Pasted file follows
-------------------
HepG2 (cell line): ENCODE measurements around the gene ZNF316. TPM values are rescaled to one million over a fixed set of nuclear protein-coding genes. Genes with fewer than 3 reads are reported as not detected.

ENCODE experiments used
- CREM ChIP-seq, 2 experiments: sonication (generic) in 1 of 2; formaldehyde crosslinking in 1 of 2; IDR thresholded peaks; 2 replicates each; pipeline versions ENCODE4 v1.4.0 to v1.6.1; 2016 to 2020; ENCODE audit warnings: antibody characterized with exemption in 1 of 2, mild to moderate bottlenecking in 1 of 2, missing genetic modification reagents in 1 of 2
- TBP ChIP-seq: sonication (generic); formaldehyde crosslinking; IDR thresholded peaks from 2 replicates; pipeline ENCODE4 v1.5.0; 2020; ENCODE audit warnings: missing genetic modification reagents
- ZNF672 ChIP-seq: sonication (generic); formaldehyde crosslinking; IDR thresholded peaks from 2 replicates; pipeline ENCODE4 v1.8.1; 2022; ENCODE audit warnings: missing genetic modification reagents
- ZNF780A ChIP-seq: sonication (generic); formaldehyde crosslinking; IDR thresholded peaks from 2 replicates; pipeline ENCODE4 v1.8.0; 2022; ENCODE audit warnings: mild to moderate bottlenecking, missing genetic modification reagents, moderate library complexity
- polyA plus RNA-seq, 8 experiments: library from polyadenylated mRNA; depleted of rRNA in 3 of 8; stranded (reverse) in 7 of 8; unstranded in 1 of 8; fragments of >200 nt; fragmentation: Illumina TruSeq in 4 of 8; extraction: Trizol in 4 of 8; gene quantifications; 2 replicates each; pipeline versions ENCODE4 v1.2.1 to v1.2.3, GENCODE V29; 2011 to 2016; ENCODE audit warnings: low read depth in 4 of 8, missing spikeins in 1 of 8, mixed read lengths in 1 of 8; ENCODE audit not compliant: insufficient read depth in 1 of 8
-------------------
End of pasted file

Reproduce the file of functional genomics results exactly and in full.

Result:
HepG2 (cell line): ENCODE measurements around the gene ZNF316. TPM values are rescaled to one million over a fixed set of nuclear protein-coding genes. Genes with fewer than 3 reads are reported as not detected.

ENCODE experiments used
- CREM ChIP-seq, 2 experiments: sonication (generic) in 1 of 2; formaldehyde crosslinking in 1 of 2; IDR thresholded peaks; 2 replicates each; pipeline versions ENCODE4 v1.4.0 to v1.6.1; 2016 to 2020; ENCODE audit warnings: antibody characterized with exemption in 1 of 2, mild to moderate bottlenecking in 1 of 2, missing genetic modification reagents in 1 of 2
- TBP ChIP-seq: sonication (generic); formaldehyde crosslinking; IDR thresholded peaks from 2 replicates; pipeline ENCODE4 v1.5.0; 2020; ENCODE audit warnings: missing genetic modification reagents
- ZNF672 ChIP-seq: sonication (generic); formaldehyde crosslinking; IDR thresholded peaks from 2 replicates; pipeline ENCODE4 v1.8.1; 2022; ENCODE audit warnings: missing genetic modification reagents
- ZNF780A ChIP-seq: sonication (generic); formaldehyde crosslinking; IDR thresholded peaks from 2 replicates; pipeline ENCODE4 v1.8.0; 2022; ENCODE audit warnings: mild to moderate bottlenecking, missing genetic modification reagents, moderate library complexity
- polyA plus RNA-seq, 8 experiments: library from polyadenylated mRNA; depleted of rRNA in 3 of 8; stranded (reverse) in 7 of 8; unstranded in 1 of 8; fragments of >200 nt; fragmentation: Illumina TruSeq in 4 of 8; extraction: Trizol in 4 of 8; gene quantifications; 2 replicates each; pipeline versions ENCODE4 v1.2.1 to v1.2.3, GENCODE V29; 2011 to 2016; ENCODE audit warnings: low read depth in 4 of 8, missing spikeins in 1 of 8, mixed read lengths in 1 of 8; ENCODE audit not compliant: insufficient read depth in 1 of 8